This paper is concerned with estimation of the within household infection rate λL for a susceptible → infective → recovered epidemic among a population of households, from observation of the early, exponentially growing phase of an epidemic. Specifically, it is assumed that an estimate of the exponential growth rate is available from general data on an emerging epidemic and more-detailed, household-level data are available in a sample of households. Estimates of λL obtained using the final size distribution of single-household epidemics are usually biased owing to the emerging nature of the epidemic. A new method, which accounts correctly for the emerging nature of the epidemic, is developed by exploiting the asymptotic theory of supercritical branching processes and proved to yield a strongly consistent estimator of λL as the population and sampled households both tend to infinity in an appropriate fashion. The theory is illustrated by simulations which demonstrate that the new method is feasible for finite populations and numerical studies are used to explore how changes to the parameters governing the spread of an epidemic affect the bias of estimates based on single-household final size distributions.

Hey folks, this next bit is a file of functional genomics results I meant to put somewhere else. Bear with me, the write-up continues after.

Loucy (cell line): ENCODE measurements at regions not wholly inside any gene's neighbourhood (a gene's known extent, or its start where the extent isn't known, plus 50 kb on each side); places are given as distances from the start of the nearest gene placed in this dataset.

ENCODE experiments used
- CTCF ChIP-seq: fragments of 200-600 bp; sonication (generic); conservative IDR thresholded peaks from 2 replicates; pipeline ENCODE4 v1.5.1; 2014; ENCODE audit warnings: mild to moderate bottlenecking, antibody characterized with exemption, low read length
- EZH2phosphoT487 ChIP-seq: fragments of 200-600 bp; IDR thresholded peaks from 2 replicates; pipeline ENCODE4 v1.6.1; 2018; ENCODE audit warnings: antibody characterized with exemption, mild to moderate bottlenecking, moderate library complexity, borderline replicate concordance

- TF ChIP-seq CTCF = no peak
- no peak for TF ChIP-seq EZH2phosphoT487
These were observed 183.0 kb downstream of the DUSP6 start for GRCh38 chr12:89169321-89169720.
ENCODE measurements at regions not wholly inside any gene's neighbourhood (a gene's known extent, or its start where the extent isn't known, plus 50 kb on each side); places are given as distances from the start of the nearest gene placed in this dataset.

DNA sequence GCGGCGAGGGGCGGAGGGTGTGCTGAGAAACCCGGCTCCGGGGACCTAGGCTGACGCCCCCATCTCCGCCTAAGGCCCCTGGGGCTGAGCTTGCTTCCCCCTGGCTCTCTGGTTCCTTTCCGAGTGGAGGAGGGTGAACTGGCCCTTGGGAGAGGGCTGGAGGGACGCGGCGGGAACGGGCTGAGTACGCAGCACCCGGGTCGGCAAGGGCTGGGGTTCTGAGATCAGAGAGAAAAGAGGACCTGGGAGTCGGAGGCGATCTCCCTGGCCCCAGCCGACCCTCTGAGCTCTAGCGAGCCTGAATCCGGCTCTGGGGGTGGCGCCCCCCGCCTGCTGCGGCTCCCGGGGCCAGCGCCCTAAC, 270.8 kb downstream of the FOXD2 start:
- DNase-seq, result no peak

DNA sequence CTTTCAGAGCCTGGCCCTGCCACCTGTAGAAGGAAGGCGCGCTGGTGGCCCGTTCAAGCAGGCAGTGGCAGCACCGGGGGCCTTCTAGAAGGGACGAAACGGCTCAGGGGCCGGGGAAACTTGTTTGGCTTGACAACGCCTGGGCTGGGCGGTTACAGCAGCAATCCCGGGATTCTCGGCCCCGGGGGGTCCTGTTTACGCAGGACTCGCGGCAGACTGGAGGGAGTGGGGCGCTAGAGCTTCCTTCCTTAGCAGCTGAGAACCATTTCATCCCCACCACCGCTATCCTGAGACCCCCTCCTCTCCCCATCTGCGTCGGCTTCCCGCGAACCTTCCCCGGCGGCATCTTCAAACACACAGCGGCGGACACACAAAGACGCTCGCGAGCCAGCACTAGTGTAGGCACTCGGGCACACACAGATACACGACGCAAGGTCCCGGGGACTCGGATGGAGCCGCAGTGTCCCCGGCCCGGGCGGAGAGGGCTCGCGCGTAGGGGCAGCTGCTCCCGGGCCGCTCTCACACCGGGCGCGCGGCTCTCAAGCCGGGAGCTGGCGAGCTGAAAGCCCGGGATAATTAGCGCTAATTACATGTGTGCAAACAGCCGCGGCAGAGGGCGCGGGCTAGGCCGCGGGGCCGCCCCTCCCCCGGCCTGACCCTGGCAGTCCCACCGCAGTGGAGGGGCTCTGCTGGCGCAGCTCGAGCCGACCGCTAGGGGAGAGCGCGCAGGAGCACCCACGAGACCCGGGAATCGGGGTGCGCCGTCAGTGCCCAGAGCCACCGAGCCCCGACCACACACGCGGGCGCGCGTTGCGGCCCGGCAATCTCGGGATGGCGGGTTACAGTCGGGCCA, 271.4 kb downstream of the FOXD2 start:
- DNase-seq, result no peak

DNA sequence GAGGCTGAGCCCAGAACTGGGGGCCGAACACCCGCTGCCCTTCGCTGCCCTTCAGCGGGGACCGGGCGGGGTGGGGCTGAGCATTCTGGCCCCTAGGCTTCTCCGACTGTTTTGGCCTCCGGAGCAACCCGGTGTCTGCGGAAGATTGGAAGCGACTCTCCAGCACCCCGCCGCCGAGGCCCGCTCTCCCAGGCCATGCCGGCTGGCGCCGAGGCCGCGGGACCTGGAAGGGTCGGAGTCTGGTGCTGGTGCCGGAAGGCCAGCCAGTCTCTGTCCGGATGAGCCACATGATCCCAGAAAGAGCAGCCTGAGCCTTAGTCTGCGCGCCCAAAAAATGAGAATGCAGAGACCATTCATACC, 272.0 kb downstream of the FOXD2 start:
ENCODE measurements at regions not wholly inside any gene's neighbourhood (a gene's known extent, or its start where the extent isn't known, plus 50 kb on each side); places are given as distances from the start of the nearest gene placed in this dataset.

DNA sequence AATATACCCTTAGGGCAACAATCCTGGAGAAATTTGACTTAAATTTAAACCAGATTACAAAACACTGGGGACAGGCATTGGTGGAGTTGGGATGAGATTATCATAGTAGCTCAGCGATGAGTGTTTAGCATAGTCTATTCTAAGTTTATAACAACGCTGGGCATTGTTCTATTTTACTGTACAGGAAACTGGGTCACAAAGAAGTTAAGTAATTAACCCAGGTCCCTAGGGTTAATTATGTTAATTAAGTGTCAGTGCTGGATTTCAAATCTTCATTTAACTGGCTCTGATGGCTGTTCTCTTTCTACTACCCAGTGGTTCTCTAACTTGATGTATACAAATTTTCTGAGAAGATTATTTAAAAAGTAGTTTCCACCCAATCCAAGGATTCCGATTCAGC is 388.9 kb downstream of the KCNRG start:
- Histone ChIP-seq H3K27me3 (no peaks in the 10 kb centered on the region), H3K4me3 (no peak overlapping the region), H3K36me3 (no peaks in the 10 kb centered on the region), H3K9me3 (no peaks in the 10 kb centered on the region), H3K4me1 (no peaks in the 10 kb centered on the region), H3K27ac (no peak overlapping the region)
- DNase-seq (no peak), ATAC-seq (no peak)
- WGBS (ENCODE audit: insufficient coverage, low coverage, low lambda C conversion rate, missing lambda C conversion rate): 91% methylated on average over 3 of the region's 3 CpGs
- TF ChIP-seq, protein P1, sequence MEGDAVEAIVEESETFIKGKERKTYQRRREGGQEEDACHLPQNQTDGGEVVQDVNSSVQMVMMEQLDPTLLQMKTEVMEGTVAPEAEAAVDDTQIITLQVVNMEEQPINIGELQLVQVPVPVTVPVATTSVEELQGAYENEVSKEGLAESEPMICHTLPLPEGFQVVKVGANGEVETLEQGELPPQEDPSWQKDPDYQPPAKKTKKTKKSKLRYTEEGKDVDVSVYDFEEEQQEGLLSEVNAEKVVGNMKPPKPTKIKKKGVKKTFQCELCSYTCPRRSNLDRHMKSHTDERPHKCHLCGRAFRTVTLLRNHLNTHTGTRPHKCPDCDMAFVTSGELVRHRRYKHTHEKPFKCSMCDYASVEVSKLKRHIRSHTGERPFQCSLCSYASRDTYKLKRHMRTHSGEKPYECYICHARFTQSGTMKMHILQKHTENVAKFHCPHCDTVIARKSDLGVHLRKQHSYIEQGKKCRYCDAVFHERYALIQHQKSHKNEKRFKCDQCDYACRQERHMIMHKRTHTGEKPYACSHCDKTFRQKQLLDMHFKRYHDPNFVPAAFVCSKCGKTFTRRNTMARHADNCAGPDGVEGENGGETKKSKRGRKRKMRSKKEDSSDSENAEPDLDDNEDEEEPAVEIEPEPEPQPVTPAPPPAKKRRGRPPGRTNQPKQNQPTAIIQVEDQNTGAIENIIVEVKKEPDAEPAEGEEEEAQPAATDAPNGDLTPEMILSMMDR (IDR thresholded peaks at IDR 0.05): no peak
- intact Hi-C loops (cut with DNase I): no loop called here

Ball, F., & Shaw, L. (in press). Estimating the within-household infection rate in emerging SIR epidemics among a community of households. Journal of Mathematical Biology, 71(6), doi:10.1007/s00285-015-0872-5